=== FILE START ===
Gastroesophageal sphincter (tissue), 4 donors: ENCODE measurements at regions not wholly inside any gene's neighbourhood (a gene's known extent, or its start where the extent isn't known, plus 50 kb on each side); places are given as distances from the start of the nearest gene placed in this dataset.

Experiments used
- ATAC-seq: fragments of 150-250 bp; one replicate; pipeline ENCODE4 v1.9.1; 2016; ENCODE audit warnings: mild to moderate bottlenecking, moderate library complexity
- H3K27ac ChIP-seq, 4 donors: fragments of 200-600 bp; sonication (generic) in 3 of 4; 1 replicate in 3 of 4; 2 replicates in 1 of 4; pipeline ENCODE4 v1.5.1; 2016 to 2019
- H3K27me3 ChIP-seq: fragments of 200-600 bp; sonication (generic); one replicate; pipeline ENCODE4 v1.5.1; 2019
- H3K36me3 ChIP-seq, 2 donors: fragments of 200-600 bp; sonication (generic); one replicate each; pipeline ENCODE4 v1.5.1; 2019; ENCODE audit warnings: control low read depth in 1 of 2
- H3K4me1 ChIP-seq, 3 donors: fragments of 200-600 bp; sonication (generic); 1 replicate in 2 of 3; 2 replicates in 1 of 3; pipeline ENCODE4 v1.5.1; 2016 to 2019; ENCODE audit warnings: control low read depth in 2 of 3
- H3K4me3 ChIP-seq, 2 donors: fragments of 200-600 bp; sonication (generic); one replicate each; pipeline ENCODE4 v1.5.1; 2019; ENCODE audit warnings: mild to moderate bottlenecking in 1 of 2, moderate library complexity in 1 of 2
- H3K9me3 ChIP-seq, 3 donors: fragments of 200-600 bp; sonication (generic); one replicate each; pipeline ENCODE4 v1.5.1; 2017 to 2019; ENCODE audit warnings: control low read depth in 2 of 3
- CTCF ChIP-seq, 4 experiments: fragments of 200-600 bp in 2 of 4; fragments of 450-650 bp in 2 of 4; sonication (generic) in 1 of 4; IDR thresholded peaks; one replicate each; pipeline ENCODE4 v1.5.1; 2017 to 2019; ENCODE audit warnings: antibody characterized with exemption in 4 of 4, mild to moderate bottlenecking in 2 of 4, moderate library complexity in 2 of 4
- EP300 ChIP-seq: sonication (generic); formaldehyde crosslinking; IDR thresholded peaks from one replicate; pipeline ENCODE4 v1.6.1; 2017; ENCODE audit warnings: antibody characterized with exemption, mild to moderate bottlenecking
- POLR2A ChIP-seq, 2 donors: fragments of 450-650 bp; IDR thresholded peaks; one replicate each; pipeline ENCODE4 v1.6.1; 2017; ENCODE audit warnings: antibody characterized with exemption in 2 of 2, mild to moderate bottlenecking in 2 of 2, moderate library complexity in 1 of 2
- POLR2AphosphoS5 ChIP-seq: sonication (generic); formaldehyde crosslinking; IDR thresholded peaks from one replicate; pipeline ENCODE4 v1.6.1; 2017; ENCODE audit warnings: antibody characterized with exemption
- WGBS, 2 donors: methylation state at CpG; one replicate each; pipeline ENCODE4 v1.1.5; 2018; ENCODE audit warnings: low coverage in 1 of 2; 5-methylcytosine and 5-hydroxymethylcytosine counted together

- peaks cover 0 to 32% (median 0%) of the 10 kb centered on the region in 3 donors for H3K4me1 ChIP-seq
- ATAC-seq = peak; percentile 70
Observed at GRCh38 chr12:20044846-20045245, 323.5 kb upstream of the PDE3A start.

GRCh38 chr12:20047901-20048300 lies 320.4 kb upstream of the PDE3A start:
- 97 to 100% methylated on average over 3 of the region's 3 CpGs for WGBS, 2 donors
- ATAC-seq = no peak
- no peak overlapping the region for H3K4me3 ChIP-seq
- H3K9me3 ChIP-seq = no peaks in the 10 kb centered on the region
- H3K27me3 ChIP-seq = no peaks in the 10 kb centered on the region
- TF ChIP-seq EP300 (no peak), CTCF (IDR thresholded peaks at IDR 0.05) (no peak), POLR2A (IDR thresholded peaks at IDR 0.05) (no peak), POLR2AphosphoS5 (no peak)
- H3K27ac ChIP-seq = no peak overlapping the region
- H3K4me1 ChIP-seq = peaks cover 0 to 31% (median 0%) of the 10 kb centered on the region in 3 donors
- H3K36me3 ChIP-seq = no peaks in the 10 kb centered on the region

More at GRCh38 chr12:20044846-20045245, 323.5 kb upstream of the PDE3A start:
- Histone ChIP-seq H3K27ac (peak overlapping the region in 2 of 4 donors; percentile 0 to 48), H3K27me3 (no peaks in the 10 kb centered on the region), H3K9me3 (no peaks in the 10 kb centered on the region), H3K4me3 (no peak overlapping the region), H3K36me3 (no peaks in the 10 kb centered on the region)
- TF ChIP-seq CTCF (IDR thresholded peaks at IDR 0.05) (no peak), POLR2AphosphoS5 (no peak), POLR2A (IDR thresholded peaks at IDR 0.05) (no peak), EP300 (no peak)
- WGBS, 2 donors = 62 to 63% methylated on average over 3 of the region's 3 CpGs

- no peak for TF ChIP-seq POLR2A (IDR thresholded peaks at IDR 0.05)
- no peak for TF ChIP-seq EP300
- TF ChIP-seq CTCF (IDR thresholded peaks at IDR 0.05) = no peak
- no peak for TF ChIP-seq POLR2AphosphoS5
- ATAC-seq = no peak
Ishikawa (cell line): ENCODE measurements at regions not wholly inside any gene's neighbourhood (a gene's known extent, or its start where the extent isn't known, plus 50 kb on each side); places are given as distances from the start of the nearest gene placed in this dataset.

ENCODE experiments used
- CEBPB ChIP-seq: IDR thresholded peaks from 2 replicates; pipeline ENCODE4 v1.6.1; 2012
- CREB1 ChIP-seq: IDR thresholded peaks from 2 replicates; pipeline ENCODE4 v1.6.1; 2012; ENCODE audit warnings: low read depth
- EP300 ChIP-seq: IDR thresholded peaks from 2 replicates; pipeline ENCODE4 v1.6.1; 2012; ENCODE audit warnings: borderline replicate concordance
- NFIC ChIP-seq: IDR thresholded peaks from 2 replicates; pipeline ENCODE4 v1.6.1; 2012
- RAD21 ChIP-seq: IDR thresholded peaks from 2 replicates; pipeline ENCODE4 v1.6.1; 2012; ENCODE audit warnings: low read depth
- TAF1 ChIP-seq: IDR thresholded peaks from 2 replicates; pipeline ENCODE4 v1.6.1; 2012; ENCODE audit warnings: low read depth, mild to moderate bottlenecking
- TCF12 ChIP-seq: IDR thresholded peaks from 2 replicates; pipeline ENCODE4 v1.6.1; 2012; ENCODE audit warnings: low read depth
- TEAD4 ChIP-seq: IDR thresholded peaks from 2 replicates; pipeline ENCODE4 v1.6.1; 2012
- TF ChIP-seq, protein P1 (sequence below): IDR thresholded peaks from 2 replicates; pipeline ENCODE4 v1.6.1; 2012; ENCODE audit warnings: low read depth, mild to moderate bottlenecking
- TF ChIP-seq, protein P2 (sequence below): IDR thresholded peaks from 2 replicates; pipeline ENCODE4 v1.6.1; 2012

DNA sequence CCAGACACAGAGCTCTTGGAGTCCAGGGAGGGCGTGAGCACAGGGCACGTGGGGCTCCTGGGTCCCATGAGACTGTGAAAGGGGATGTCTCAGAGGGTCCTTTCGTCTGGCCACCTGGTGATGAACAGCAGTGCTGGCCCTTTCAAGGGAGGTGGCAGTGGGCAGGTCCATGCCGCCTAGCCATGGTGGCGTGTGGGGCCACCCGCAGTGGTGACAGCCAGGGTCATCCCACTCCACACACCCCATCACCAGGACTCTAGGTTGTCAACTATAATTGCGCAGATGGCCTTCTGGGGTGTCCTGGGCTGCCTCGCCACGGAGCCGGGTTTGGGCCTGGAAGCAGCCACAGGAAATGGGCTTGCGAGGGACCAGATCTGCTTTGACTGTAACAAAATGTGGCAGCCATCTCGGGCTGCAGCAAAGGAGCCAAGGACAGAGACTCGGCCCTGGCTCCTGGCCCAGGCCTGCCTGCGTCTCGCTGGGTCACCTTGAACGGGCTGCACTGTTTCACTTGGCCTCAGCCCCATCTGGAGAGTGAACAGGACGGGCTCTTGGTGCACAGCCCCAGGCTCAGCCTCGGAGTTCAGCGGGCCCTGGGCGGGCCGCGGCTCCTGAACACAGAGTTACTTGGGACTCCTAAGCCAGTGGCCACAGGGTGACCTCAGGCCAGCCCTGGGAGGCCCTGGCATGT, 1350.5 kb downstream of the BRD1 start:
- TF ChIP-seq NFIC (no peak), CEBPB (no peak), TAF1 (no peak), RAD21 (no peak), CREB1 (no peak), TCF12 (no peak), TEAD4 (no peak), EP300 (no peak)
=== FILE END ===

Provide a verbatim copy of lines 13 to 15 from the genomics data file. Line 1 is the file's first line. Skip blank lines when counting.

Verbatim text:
- POLR2AphosphoS5 ChIP-seq: sonication (generic); formaldehyde crosslinking; IDR thresholded peaks from one replicate; pipeline ENCODE4 v1.6.1; 2017; ENCODE audit warnings: antibody characterized with exemption
- WGBS, 2 donors: methylation state at CpG; one replicate each; pipeline ENCODE4 v1.1.5; 2018; ENCODE audit warnings: low coverage in 1 of 2; 5-methylcytosine and 5-hydroxymethylcytosine counted together

- peaks cover 0 to 32% (median 0%) of the 10 kb centered on the region in 3 donors for H3K4me1 ChIP-seq